1. ## Pigeon-hole Principle (3)

One afternoon, a mathematics library had several visitors. A librarian noticed that it was impossible to find three visitors so that no two of them had met in the library that afternoon. Prove that then it was possible to find two moments of time that afternoon so that each visitor was in the library at one of those two moments.

2. ## Re: Pigeon-hole Principle (3)

I'm not really understanding the question. I'm imagining a counterexample where people come in two at a time, meet, and leave, with people coming in enough times so that every 3-subset of the set of all visitors contains at least one pair of people that have met. For example, with 5 people,

{1,2}, {1,4}, {1,3}, {2,4}, {2,5}, {3,5}.

What am I doing wrong?

3. ## Re: Pigeon-hole Principle (3)

Originally Posted by topspin1617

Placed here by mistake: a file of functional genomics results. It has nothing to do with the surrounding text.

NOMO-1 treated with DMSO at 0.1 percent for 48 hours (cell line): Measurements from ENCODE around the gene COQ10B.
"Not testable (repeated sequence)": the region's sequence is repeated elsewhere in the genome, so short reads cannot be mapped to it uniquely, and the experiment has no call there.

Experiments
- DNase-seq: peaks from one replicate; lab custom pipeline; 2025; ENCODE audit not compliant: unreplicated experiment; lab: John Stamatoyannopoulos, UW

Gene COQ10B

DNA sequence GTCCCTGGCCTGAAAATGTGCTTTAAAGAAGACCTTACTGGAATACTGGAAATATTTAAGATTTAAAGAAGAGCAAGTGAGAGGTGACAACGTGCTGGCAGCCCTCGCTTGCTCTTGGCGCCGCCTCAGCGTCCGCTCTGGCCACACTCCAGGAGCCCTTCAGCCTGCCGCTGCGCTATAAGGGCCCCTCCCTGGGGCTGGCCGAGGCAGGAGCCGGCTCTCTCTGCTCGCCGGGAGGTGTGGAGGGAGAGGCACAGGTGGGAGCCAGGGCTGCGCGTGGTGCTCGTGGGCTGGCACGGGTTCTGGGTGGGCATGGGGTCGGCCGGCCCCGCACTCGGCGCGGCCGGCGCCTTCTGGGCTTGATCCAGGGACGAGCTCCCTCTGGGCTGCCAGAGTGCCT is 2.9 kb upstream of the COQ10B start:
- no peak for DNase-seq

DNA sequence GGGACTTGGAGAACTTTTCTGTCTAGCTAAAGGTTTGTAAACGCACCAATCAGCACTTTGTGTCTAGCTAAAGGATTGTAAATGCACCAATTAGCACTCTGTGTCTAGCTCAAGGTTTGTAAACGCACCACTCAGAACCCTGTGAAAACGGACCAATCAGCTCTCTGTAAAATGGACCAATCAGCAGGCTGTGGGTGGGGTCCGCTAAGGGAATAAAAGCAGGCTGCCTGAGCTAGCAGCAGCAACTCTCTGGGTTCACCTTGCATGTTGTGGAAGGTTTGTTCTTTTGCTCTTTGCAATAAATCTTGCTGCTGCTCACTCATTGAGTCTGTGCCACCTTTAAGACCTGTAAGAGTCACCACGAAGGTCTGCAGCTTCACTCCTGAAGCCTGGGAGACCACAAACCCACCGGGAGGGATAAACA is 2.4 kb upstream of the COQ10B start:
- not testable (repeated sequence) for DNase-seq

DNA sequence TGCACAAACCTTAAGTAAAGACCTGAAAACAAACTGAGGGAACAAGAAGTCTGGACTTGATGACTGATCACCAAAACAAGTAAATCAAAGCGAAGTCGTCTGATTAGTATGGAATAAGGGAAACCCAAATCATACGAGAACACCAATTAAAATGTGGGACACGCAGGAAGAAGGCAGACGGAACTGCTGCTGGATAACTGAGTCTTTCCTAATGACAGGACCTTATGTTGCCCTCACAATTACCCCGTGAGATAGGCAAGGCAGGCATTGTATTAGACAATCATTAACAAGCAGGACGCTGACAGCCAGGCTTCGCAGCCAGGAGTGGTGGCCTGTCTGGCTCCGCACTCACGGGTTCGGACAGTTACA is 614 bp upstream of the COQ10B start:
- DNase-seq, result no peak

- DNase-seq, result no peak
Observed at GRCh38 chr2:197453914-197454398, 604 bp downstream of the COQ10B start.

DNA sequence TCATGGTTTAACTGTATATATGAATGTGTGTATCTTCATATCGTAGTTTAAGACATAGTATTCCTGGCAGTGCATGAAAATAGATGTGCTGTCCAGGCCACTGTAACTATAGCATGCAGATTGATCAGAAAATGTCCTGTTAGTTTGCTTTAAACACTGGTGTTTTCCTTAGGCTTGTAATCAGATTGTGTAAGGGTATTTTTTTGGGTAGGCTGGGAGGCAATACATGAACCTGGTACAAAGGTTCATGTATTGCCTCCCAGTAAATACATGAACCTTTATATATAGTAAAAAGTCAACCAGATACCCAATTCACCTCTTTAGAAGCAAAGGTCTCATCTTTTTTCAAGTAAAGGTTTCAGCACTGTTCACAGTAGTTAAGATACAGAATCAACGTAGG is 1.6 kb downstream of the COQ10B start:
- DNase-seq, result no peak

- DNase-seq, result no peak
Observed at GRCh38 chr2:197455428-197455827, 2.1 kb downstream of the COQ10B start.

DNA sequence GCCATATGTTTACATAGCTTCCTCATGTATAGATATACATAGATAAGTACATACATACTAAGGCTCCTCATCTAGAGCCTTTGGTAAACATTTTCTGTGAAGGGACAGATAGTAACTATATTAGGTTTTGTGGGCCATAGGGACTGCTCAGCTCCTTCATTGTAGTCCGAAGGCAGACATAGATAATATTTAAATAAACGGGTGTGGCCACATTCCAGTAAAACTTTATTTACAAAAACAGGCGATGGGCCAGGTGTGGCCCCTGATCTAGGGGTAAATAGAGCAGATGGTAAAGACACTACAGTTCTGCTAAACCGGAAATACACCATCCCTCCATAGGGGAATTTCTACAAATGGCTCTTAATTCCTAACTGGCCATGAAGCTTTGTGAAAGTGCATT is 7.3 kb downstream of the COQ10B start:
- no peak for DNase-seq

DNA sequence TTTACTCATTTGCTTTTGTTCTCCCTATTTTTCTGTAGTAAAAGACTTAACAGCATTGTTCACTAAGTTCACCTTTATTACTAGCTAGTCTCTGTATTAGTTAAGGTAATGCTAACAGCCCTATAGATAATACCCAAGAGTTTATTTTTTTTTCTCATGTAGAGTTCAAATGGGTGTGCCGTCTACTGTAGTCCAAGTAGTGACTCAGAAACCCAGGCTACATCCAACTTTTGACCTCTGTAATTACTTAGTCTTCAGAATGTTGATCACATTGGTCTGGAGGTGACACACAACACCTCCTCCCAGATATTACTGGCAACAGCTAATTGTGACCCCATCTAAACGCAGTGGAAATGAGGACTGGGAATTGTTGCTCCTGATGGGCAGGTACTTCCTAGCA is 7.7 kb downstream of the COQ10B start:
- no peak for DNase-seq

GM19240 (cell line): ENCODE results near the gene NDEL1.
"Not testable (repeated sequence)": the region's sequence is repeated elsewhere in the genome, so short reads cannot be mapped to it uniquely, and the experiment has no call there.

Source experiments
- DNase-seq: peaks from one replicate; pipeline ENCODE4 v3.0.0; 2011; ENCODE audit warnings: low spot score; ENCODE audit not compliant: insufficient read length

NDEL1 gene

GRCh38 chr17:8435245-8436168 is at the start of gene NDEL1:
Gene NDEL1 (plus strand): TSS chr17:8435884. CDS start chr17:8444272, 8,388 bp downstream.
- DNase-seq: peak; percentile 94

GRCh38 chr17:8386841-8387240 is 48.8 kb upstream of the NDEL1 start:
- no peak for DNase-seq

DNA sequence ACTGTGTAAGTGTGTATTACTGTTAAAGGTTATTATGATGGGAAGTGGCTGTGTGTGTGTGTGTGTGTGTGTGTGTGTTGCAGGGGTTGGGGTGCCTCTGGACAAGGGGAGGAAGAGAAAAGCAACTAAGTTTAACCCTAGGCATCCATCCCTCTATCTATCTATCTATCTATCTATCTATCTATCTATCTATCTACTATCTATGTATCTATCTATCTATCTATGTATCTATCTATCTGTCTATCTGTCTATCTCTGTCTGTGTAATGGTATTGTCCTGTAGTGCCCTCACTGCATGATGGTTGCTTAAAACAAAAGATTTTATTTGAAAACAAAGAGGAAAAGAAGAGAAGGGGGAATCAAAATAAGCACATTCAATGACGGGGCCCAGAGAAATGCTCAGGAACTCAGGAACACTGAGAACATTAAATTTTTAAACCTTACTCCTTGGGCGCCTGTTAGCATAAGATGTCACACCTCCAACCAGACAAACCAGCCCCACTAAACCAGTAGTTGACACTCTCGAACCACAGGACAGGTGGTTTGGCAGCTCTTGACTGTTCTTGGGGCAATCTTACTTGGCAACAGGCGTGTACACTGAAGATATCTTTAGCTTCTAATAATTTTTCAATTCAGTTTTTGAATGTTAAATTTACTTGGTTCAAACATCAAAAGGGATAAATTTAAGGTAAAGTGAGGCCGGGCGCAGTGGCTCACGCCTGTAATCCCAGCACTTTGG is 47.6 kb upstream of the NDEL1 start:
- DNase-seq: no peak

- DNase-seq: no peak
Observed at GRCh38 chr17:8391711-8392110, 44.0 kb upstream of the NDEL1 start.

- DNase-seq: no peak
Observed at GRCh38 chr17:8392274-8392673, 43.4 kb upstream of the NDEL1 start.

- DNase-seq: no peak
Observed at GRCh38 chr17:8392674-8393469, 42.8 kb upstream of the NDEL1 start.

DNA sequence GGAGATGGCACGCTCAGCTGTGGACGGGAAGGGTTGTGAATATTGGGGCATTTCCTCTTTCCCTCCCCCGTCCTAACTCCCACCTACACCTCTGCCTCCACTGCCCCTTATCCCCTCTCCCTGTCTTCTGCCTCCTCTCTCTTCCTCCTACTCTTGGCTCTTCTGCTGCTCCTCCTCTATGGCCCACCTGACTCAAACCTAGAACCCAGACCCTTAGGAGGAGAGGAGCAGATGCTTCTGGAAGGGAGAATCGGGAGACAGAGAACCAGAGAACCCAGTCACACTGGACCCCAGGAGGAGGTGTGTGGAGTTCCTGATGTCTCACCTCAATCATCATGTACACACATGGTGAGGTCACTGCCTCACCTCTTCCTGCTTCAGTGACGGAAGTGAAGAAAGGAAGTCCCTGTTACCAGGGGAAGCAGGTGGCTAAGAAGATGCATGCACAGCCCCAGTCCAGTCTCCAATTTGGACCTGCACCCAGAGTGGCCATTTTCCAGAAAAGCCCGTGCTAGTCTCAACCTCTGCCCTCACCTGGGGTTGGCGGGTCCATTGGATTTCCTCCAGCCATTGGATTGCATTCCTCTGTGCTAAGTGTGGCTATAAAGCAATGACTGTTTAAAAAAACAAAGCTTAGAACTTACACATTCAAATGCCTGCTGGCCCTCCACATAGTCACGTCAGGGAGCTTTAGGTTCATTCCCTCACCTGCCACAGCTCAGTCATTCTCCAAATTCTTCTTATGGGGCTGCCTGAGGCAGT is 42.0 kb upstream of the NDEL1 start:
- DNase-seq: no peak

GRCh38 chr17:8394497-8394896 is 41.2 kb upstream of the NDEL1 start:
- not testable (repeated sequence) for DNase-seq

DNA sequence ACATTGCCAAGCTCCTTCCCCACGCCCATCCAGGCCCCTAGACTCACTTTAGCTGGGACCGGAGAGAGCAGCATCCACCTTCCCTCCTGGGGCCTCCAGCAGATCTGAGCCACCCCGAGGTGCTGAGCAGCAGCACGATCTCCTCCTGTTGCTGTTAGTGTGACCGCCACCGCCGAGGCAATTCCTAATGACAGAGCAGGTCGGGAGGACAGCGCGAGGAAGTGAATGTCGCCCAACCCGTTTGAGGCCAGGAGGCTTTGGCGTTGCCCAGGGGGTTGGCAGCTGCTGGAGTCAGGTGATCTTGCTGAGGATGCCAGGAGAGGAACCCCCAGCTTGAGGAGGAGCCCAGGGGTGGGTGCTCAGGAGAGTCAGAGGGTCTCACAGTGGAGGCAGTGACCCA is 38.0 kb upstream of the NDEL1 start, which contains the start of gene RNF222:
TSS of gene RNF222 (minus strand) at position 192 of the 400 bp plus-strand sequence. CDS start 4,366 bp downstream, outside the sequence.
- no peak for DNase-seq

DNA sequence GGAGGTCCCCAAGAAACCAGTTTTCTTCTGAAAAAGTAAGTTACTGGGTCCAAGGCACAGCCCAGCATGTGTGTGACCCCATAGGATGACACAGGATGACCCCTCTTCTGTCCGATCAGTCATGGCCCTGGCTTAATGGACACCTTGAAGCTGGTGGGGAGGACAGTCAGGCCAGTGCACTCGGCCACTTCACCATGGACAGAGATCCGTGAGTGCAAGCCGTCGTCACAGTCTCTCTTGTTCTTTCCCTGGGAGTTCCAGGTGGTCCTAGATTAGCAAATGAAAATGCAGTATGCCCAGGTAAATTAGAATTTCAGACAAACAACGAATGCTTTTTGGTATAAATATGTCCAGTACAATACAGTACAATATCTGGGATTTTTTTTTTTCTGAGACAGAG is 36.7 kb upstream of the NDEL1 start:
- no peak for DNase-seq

I'm not really understanding the question. I'm imagining a counterexample where people come in two at a time, meet, and leave, with people coming in enough times so that every 3-subset of the set of all visitors contains at least one pair of people that have met. For example, with 5 people,

{1,2}, {1,4}, {1,3}, {2,4}, {2,5}, {3,5}.

What am I doing wrong?
You have a point.

Edit: A poster on another forum said "The problem implicitly assumes that each visitor spent only one contiguous lapse of time in the library - otherwise we may have each pair of visitors being together at some point in the library, without more than two visitors being simultaneously in the library at any moment in time."